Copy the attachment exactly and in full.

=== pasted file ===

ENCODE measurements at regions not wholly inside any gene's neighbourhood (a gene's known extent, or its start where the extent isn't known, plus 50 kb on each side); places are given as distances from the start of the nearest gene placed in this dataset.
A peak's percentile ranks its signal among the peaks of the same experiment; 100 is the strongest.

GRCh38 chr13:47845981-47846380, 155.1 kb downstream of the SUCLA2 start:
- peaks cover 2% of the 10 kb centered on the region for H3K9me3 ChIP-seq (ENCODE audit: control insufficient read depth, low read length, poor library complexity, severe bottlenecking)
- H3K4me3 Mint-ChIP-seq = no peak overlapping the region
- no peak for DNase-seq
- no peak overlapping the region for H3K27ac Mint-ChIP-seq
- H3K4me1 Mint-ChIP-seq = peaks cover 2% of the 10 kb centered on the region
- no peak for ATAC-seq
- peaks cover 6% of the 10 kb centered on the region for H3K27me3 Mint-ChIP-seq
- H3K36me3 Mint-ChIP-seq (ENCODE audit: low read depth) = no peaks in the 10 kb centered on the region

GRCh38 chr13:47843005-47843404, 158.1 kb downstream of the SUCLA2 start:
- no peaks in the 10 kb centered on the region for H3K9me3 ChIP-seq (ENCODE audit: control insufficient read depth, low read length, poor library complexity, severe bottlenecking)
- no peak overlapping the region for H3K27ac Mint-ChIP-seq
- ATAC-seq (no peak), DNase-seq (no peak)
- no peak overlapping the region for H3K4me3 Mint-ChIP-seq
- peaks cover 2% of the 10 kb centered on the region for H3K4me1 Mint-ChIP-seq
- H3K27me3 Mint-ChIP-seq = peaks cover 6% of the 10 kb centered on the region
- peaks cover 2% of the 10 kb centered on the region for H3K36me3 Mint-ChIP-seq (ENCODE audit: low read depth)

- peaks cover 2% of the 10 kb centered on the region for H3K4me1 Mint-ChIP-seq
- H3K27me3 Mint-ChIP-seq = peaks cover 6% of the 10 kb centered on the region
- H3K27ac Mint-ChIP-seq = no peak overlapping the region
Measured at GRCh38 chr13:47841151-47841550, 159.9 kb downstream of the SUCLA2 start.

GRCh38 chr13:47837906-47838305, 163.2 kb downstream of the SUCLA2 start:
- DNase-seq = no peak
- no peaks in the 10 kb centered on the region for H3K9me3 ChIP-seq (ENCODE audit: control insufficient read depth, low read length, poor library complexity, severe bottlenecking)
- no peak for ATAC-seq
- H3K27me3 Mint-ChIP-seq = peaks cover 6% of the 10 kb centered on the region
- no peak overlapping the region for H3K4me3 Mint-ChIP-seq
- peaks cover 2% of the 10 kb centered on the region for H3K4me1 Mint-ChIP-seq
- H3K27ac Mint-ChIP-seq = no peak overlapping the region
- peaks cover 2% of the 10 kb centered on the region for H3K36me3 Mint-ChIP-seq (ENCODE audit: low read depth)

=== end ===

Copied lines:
ENCODE measurements at regions not wholly inside any gene's neighbourhood (a gene's known extent, or its start where the extent isn't known, plus 50 kb on each side); places are given as distances from the start of the nearest gene placed in this dataset.
A peak's percentile ranks its signal among the peaks of the same experiment; 100 is the strongest.

GRCh38 chr13:47845981-47846380, 155.1 kb downstream of the SUCLA2 start:
- peaks cover 2% of the 10 kb centered on the region for H3K9me3 ChIP-seq (ENCODE audit: control insufficient read depth, low read length, poor library complexity, severe bottlenecking)
- H3K4me3 Mint-ChIP-seq = no peak overlapping the region
- no peak for DNase-seq
- no peak overlapping the region for H3K27ac Mint-ChIP-seq
- H3K4me1 Mint-ChIP-seq = peaks cover 2% of the 10 kb centered on the region
- no peak for ATAC-seq
- peaks cover 6% of the 10 kb centered on the region for H3K27me3 Mint-ChIP-seq
- H3K36me3 Mint-ChIP-seq (ENCODE audit: low read depth) = no peaks in the 10 kb centered on the region

GRCh38 chr13:47843005-47843404, 158.1 kb downstream of the SUCLA2 start:
- no peaks in the 10 kb centered on the region for H3K9me3 ChIP-seq (ENCODE audit: control insufficient read depth, low read length, poor library complexity, severe bottlenecking)
- no peak overlapping the region for H3K27ac Mint-ChIP-seq
- ATAC-seq (no peak), DNase-seq (no peak)
- no peak overlapping the region for H3K4me3 Mint-ChIP-seq
- peaks cover 2% of the 10 kb centered on the region for H3K4me1 Mint-ChIP-seq
- H3K27me3 Mint-ChIP-seq = peaks cover 6% of the 10 kb centered on the region
- peaks cover 2% of the 10 kb centered on the region for H3K36me3 Mint-ChIP-seq (ENCODE audit: low read depth)

- peaks cover 2% of the 10 kb centered on the region for H3K4me1 Mint-ChIP-seq
- H3K27me3 Mint-ChIP-seq = peaks cover 6% of the 10 kb centered on the region
- H3K27ac Mint-ChIP-seq = no peak overlapping the region
Measured at GRCh38 chr13:47841151-47841550, 159.9 kb downstream of the SUCLA2 start.

GRCh38 chr13:47837906-47838305, 163.2 kb downstream of the SUCLA2 start:
- DNase-seq = no peak
- no peaks in the 10 kb centered on the region for H3K9me3 ChIP-seq (ENCODE audit: control insufficient read depth, low read length, poor library complexity, severe bottlenecking)
- no peak for ATAC-seq
- H3K27me3 Mint-ChIP-seq = peaks cover 6% of the 10 kb centered on the region
- no peak overlapping the region for H3K4me3 Mint-ChIP-seq
- peaks cover 2% of the 10 kb centered on the region for H3K4me1 Mint-ChIP-seq
- H3K27ac Mint-ChIP-seq = no peak overlapping the region
- peaks cover 2% of the 10 kb centered on the region for H3K36me3 Mint-ChIP-seq (ENCODE audit: low read depth)